With Carlos Ghosn out as Nissan’s chief executive, Hiroto Saikawa has some well broken-in shoes to fill as the brand’s new CEO.
Only ten days into the job, Saikawa says he doesn’t want to stray too far from groundwork laid by his predecessor. However, both men face an interesting problem in deciding what should be done with Mitsubishi.
Ghosn loves a fixer-upper and has already decided to dedicate much of his time to bringing Mitsubishi back from the brink, now that it’s part of the Renault–Nissan Alliance. He managed to help Nissan out of its decade-long slump in the early 2000s, so perhaps he can do the same for Mitsubishi now. However, according to Saikawa, that’s going to involve carefully assimilating the struggling automaker into the greater alliance.
That could mean taking Mitsubishi by the hand and offering it European models wearing the three-diamond emblem.
Boosting Mitsubishi’s presence is an essential part of Nissan’s plan. While it is the master of producing affordable, utilitarian, and petite vehicles in Asia, it has lost a lot of its clout in the North America. Mitsubishi sold 345,111 units in the United States during 2002 but only managed 96,267 deliveries in 2016. While that’s an improvement over recent years, it’s also nothing to brag about. Fortunately, the company hasn’t taken the same sort of beating globally.
“They are now a 1 million [unit] company,” Saikawa told Automotive News, referring to Mitsubishi’s global sales. “Easily they can grow to 1.5 million, hopefully, 2 million. Having a partner [that is] a 2 million company is much better than having [one that is] a 1 million company … My first wish is that they should start growing, rapidly, and they should regain ground in the U.S. as soon as possible.”
When that sales growth occurs, odds are good that it will take place at joint dealerships. Saikawa claims that Nissan will likely take on Mitsubishi franchises whenever convenient, but what models will occupy those lots has yet to be decided.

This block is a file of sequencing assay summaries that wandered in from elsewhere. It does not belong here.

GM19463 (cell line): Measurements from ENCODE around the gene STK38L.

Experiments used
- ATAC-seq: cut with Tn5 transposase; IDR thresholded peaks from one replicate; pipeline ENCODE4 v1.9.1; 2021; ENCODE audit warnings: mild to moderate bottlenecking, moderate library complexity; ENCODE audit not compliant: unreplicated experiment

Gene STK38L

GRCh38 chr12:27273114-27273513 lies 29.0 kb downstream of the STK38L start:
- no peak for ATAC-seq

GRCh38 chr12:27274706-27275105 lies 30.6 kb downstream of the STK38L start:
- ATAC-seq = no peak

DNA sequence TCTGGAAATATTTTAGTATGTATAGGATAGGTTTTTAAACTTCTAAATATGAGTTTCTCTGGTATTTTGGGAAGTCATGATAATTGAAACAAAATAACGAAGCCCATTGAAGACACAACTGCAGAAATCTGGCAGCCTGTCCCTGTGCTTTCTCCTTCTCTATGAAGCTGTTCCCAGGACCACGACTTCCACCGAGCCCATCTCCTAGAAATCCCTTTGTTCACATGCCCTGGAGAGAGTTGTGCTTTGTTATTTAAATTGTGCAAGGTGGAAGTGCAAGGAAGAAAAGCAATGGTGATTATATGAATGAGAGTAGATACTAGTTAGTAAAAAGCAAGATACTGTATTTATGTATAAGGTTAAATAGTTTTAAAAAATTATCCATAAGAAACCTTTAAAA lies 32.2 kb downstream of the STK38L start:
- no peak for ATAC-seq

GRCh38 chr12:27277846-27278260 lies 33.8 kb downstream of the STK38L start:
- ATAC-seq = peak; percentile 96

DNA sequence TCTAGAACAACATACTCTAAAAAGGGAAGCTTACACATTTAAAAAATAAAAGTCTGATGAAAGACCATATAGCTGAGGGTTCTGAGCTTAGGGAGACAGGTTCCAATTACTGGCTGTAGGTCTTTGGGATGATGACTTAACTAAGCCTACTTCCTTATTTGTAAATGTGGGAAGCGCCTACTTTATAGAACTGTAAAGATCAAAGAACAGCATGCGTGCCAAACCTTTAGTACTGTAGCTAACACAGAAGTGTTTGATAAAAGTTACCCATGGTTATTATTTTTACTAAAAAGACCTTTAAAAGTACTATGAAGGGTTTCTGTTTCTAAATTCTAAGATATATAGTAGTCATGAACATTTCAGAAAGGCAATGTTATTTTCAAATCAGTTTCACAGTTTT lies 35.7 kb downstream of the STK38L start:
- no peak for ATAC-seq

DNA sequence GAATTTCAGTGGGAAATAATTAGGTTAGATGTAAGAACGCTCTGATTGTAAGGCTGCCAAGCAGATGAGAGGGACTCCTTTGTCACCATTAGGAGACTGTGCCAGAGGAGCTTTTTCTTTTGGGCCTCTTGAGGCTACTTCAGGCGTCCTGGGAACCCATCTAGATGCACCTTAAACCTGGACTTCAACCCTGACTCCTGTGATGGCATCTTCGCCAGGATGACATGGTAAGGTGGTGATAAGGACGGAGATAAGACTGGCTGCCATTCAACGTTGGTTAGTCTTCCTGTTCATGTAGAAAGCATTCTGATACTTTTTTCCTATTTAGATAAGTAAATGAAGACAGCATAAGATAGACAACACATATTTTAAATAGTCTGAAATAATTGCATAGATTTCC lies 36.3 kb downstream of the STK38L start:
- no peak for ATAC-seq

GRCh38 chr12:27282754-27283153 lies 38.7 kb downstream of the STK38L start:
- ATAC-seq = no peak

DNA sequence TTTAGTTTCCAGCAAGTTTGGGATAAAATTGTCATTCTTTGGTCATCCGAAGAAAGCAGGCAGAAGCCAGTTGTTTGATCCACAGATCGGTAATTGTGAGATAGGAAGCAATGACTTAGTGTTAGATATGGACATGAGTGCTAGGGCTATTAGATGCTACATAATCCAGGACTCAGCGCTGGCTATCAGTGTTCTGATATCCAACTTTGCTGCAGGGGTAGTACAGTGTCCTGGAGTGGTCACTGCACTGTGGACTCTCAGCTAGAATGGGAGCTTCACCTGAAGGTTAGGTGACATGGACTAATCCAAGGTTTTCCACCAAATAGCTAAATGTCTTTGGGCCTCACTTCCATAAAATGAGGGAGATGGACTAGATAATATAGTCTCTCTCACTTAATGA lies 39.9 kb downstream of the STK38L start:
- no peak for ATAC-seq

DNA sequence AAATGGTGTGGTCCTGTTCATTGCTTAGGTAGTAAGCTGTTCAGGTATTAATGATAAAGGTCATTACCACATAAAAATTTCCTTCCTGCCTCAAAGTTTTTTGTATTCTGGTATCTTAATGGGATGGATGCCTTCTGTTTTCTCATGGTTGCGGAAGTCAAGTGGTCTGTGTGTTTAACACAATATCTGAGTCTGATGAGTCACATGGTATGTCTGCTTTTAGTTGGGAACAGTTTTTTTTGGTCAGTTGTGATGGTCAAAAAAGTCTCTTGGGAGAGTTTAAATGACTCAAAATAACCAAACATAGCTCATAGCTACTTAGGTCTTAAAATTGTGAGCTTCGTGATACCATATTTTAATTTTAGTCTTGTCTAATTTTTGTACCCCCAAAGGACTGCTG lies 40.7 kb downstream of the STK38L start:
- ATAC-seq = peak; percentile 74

We already know that Nissan has Mitsubishi in a production holding pattern as it attempts to figure out ways to share platforms among future models. The automaker already has an R&D team designated specifically for this task. However, Saikawa says that Nissan won’t simply hand over its current lineup.
It might allow Renault to do so, though.
Since the French automaker has no presence in America, it could theoretically rebrand a Renault Megane, Scenic, or Twingo as a Mitsubishi without any product overlap between the two Japanese brands.
Saikawa seems interested in focusing on the crossover fad by making use of Mitsubishi’s history as a builder of practical all-wheel-drive vehicles. He even likened the brand to Subaru — which is currently killing it in the North American market. Before the takeover, Mitsubishi was desperately trying to broaden its own crossover and utility lineup.
Regardless of how the alliance plans to position Mitsubishi, Saikawa is keeping the faith. “I believe they have a very strong future in the U.S. market,” he said.
A version of this story originally appeared on The Truth About Cars
Discuss this story on our Mitsubishi Forum